Quantifying Hudson Yards: NYU and Related Companies Team Up to Create a Smart Neighborhood on Manhattan’s West Side
The 28-acre megablock coming to Manhattan’s West side will be the first quantified community of the nation. New York University’s Center for Urban Science and Progress (CUSP) is partnering with Related Companies and Oxford Properties Group to measure and create a data-driven experience for the tenants and owners-to-be of Hudson Yards.
Retailers would know where foot traffic is coming from and track responses to promotions, a related spokesperson said. Commercial tenants would be able to track energy consumption and drive down costs.
“The ability to conceive of and develop an entirely new neighborhood creates tremendous opportunities,” stated Jay Cross, president of Related Hudson Yards. “Our cutting-edge commercial tenants are drawn to Hudson Yards for its state-of-the-art infrastructure featuring unprecedented wired, wireless, broadband, and satellite connectivity; and energy optimization through on-site power generation and central waste systems.”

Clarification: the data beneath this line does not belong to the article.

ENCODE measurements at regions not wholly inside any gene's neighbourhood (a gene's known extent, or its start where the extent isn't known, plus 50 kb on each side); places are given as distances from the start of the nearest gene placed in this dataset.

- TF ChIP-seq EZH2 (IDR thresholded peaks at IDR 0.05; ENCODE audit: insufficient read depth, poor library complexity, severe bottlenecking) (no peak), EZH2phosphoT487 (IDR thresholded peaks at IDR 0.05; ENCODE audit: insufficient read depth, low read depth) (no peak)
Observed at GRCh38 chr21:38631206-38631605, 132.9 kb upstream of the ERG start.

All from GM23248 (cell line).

The list of what to measure is still in progress, but the team has a working list of examples:
- Measuring, modeling, and predicting pedestrian flows through traffic and transit points, open spaces, and retail space.
- Gauging air quality both within buildings and across the open spaces and surrounding areas.
- Measuring health and activity levels of residents and workers using a custom-designed, opt-in mobile application.
- Measuring and benchmarking solid waste with particular focus on increasing the recovery of recyclables and organic (i.e. food) waste.
- Measuring and modeling of energy production and usage throughout the project, including optimization of on-site cogeneration plant and thermal microgrid.
The goal is study the community, improve it, use the data to help neighborhoods throughout the city, and ultimately improve cities across the world.
Dr. Constantine Kontokosta, PE, Deputy Director & Head of the Quantified Community initiative at CUSP says the project will be a unique testing ground for new analytics.
“[It] will allow for unprecedented studies in urban engineering, urban systems operation, and planning, and the social sciences,” Kontokosta stated. The partnership will allow CUSP to develop new technologies as well.
Some of the sensors will act passively, like tracking energy consumption, and others will provide an interactive experience and crowdsource information, Kontokosta said.